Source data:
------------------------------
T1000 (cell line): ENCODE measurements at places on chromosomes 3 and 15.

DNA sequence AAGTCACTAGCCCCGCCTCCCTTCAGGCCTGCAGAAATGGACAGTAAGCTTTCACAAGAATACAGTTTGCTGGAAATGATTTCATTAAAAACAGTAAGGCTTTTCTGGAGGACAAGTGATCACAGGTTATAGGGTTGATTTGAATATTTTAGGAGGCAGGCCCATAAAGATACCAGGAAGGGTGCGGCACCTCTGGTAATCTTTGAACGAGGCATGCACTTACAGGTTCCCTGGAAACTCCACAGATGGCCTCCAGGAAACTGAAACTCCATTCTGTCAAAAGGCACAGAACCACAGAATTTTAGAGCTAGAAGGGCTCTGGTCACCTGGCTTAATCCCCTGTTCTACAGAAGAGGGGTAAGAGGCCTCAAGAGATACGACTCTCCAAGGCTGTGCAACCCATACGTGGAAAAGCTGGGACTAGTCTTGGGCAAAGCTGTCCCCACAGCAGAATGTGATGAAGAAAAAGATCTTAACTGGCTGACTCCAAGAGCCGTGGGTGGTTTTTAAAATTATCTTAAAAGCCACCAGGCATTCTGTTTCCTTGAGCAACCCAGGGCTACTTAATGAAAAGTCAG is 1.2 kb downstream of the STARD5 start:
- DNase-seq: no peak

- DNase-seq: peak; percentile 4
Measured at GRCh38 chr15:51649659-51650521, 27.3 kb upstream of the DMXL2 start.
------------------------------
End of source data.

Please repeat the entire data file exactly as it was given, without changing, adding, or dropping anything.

T1000 (cell line): ENCODE measurements at places on chromosomes 3 and 15.

DNA sequence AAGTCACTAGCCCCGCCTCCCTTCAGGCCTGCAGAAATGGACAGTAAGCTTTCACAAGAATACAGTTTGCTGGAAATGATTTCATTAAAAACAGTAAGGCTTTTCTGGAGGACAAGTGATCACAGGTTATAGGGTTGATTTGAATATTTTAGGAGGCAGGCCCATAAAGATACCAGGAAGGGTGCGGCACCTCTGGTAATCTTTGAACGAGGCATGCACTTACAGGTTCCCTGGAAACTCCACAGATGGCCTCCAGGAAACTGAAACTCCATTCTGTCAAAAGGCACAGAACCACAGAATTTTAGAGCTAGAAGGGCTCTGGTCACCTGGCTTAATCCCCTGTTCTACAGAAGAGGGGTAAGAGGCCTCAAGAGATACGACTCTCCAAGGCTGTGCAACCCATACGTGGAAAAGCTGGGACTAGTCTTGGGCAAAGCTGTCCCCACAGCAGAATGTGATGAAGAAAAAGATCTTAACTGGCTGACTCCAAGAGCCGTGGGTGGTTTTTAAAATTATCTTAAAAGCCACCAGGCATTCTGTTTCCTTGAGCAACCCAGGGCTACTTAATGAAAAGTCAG is 1.2 kb downstream of the STARD5 start:
- DNase-seq: no peak

- DNase-seq: peak; percentile 4
Measured at GRCh38 chr15:51649659-51650521, 27.3 kb upstream of the DMXL2 start.